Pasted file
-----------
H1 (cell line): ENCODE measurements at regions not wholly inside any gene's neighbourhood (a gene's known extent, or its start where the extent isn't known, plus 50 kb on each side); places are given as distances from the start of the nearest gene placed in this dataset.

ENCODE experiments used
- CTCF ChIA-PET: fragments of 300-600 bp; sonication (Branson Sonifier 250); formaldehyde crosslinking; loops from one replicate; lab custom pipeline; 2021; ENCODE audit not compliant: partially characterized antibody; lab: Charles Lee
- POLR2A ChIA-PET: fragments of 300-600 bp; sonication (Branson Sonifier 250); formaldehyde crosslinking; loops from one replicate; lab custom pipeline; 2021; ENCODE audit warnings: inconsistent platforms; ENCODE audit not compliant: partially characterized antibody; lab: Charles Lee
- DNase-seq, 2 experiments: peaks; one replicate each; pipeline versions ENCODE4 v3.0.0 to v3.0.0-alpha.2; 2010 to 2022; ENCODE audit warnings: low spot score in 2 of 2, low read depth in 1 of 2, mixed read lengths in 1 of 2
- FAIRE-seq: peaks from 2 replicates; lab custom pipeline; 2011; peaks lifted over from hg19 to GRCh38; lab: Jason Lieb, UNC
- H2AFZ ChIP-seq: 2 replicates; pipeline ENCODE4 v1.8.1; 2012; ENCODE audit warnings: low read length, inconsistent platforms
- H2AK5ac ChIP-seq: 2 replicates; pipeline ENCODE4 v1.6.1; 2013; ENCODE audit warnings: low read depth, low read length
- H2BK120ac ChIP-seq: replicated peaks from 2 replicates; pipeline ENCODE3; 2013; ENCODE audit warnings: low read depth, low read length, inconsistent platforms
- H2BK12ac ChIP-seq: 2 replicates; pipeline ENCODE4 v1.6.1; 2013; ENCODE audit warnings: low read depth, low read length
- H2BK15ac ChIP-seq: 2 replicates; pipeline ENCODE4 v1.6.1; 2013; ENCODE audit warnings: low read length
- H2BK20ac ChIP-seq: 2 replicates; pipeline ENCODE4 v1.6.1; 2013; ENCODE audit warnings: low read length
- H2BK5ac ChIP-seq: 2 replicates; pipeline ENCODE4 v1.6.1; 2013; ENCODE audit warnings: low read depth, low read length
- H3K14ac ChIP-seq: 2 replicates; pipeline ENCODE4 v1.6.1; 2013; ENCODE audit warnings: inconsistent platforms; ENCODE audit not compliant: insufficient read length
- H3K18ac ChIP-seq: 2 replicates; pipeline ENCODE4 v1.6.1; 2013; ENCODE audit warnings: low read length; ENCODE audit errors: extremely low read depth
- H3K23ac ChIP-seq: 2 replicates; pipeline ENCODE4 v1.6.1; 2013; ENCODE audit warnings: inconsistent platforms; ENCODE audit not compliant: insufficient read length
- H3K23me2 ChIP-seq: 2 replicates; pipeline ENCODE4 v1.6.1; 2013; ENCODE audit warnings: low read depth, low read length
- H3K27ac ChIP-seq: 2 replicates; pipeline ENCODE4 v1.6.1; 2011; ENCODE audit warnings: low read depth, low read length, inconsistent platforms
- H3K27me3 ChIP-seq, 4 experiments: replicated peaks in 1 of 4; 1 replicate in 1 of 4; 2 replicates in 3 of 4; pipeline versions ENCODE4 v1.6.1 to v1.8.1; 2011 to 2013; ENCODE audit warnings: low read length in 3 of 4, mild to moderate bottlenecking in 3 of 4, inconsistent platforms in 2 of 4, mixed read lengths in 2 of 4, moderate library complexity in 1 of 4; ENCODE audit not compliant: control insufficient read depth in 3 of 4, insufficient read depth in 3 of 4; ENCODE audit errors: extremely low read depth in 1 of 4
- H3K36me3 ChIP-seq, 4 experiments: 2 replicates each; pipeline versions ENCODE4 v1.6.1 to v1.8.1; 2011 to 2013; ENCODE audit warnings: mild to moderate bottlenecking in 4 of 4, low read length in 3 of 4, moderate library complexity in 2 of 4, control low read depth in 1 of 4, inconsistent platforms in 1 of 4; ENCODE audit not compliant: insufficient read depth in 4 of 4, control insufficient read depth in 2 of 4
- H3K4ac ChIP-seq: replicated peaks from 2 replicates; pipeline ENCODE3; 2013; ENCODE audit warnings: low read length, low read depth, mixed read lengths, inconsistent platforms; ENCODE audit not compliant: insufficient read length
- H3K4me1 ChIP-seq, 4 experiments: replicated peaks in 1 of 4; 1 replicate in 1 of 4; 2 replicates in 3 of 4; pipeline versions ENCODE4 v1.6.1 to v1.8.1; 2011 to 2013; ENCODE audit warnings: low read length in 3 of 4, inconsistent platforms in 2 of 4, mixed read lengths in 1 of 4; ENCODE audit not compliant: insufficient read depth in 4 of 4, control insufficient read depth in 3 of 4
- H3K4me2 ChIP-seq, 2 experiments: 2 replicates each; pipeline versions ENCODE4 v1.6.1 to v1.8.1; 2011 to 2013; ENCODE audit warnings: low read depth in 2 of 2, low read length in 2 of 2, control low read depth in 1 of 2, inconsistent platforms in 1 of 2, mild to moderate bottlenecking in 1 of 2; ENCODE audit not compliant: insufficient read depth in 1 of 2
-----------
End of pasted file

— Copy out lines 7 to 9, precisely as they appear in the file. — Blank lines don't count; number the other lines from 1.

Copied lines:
- H2AFZ ChIP-seq: 2 replicates; pipeline ENCODE4 v1.8.1; 2012; ENCODE audit warnings: low read length, inconsistent platforms
- H2AK5ac ChIP-seq: 2 replicates; pipeline ENCODE4 v1.6.1; 2013; ENCODE audit warnings: low read depth, low read length
- H2BK120ac ChIP-seq: replicated peaks from 2 replicates; pipeline ENCODE3; 2013; ENCODE audit warnings: low read depth, low read length, inconsistent platforms